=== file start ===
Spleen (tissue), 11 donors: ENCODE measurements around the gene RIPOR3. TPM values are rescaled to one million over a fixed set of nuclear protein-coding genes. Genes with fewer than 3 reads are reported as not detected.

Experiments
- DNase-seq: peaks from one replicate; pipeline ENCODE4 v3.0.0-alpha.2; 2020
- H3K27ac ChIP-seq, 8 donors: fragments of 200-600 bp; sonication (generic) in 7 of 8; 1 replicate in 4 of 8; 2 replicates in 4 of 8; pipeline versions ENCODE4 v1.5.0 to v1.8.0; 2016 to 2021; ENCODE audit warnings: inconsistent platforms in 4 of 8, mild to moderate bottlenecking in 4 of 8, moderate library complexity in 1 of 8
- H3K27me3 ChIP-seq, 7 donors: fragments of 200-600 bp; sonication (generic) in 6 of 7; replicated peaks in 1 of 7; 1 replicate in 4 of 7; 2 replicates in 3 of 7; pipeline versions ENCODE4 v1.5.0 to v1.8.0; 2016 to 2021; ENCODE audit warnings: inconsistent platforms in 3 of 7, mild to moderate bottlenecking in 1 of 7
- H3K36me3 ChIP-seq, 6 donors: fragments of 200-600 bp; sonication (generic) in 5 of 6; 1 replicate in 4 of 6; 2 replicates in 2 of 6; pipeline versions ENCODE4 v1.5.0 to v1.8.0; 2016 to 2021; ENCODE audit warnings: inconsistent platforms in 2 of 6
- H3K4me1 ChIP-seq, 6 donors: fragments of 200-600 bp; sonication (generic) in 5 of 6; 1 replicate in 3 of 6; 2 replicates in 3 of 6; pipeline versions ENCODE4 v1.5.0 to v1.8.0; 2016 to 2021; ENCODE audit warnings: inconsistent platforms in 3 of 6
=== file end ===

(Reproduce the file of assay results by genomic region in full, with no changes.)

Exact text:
Spleen (tissue), 11 donors: ENCODE measurements around the gene RIPOR3. TPM values are rescaled to one million over a fixed set of nuclear protein-coding genes. Genes with fewer than 3 reads are reported as not detected.

Experiments
- DNase-seq: peaks from one replicate; pipeline ENCODE4 v3.0.0-alpha.2; 2020
- H3K27ac ChIP-seq, 8 donors: fragments of 200-600 bp; sonication (generic) in 7 of 8; 1 replicate in 4 of 8; 2 replicates in 4 of 8; pipeline versions ENCODE4 v1.5.0 to v1.8.0; 2016 to 2021; ENCODE audit warnings: inconsistent platforms in 4 of 8, mild to moderate bottlenecking in 4 of 8, moderate library complexity in 1 of 8
- H3K27me3 ChIP-seq, 7 donors: fragments of 200-600 bp; sonication (generic) in 6 of 7; replicated peaks in 1 of 7; 1 replicate in 4 of 7; 2 replicates in 3 of 7; pipeline versions ENCODE4 v1.5.0 to v1.8.0; 2016 to 2021; ENCODE audit warnings: inconsistent platforms in 3 of 7, mild to moderate bottlenecking in 1 of 7
- H3K36me3 ChIP-seq, 6 donors: fragments of 200-600 bp; sonication (generic) in 5 of 6; 1 replicate in 4 of 6; 2 replicates in 2 of 6; pipeline versions ENCODE4 v1.5.0 to v1.8.0; 2016 to 2021; ENCODE audit warnings: inconsistent platforms in 2 of 6
- H3K4me1 ChIP-seq, 6 donors: fragments of 200-600 bp; sonication (generic) in 5 of 6; 1 replicate in 3 of 6; 2 replicates in 3 of 6; pipeline versions ENCODE4 v1.5.0 to v1.8.0; 2016 to 2021; ENCODE audit warnings: inconsistent platforms in 3 of 6